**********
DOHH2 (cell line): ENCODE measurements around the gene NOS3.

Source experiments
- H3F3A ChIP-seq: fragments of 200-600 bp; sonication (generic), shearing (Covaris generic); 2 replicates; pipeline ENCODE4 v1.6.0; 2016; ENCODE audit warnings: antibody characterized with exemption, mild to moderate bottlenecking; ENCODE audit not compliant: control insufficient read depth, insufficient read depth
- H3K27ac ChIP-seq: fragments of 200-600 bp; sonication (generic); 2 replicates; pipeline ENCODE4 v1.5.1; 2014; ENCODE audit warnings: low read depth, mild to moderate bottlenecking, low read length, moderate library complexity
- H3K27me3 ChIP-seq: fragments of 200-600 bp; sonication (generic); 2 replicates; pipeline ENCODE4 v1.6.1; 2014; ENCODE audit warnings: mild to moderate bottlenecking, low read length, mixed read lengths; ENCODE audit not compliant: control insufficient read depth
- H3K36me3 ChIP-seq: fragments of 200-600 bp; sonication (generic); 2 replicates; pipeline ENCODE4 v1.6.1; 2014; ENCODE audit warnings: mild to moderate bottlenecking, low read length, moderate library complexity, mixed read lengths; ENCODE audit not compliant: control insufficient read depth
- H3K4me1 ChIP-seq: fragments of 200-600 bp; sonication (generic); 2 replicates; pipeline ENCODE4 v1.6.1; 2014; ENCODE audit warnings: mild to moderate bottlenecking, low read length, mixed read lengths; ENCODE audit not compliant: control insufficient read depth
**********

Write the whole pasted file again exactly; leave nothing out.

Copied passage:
DOHH2 (cell line): ENCODE measurements around the gene NOS3.

Source experiments
- H3F3A ChIP-seq: fragments of 200-600 bp; sonication (generic), shearing (Covaris generic); 2 replicates; pipeline ENCODE4 v1.6.0; 2016; ENCODE audit warnings: antibody characterized with exemption, mild to moderate bottlenecking; ENCODE audit not compliant: control insufficient read depth, insufficient read depth
- H3K27ac ChIP-seq: fragments of 200-600 bp; sonication (generic); 2 replicates; pipeline ENCODE4 v1.5.1; 2014; ENCODE audit warnings: low read depth, mild to moderate bottlenecking, low read length, moderate library complexity
- H3K27me3 ChIP-seq: fragments of 200-600 bp; sonication (generic); 2 replicates; pipeline ENCODE4 v1.6.1; 2014; ENCODE audit warnings: mild to moderate bottlenecking, low read length, mixed read lengths; ENCODE audit not compliant: control insufficient read depth
- H3K36me3 ChIP-seq: fragments of 200-600 bp; sonication (generic); 2 replicates; pipeline ENCODE4 v1.6.1; 2014; ENCODE audit warnings: mild to moderate bottlenecking, low read length, moderate library complexity, mixed read lengths; ENCODE audit not compliant: control insufficient read depth
- H3K4me1 ChIP-seq: fragments of 200-600 bp; sonication (generic); 2 replicates; pipeline ENCODE4 v1.6.1; 2014; ENCODE audit warnings: mild to moderate bottlenecking, low read length, mixed read lengths; ENCODE audit not compliant: control insufficient read depth